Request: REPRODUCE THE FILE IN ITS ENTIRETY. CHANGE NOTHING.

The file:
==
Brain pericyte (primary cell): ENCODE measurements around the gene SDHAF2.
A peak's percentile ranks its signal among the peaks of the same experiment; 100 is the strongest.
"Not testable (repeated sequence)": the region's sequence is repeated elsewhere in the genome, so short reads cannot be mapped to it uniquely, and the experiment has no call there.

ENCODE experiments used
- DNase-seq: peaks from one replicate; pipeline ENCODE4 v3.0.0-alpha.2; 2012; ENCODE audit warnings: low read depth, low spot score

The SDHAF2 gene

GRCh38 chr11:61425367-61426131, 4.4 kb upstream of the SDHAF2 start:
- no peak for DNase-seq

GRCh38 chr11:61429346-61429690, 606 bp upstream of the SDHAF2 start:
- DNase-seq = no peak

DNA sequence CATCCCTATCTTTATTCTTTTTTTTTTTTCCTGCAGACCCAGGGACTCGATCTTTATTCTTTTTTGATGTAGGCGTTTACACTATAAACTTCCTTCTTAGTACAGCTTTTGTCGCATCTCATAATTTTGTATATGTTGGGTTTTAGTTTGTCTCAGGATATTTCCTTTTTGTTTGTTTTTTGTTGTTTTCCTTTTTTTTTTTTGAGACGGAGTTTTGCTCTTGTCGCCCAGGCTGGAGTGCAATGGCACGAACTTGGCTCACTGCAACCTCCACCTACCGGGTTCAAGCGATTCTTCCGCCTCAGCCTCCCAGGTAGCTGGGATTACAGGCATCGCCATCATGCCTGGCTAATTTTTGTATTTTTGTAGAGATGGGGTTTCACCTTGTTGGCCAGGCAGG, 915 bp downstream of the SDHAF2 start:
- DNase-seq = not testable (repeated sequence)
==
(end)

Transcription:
Brain pericyte (primary cell): ENCODE measurements around the gene SDHAF2.
A peak's percentile ranks its signal among the peaks of the same experiment; 100 is the strongest.
"Not testable (repeated sequence)": the region's sequence is repeated elsewhere in the genome, so short reads cannot be mapped to it uniquely, and the experiment has no call there.

ENCODE experiments used
- DNase-seq: peaks from one replicate; pipeline ENCODE4 v3.0.0-alpha.2; 2012; ENCODE audit warnings: low read depth, low spot score

The SDHAF2 gene

GRCh38 chr11:61425367-61426131, 4.4 kb upstream of the SDHAF2 start:
- no peak for DNase-seq

GRCh38 chr11:61429346-61429690, 606 bp upstream of the SDHAF2 start:
- DNase-seq = no peak

DNA sequence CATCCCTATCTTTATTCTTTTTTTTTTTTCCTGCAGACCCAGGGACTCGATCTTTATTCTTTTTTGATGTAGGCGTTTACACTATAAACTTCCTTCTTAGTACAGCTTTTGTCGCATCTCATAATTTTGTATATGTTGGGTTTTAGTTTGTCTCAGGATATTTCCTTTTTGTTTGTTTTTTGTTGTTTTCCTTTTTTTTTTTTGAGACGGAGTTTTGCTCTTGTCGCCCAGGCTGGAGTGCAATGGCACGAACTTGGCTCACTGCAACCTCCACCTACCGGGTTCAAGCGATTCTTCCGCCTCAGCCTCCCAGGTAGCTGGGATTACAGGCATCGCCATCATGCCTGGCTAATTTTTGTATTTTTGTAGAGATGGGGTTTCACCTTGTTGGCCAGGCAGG, 915 bp downstream of the SDHAF2 start:
- DNase-seq = not testable (repeated sequence)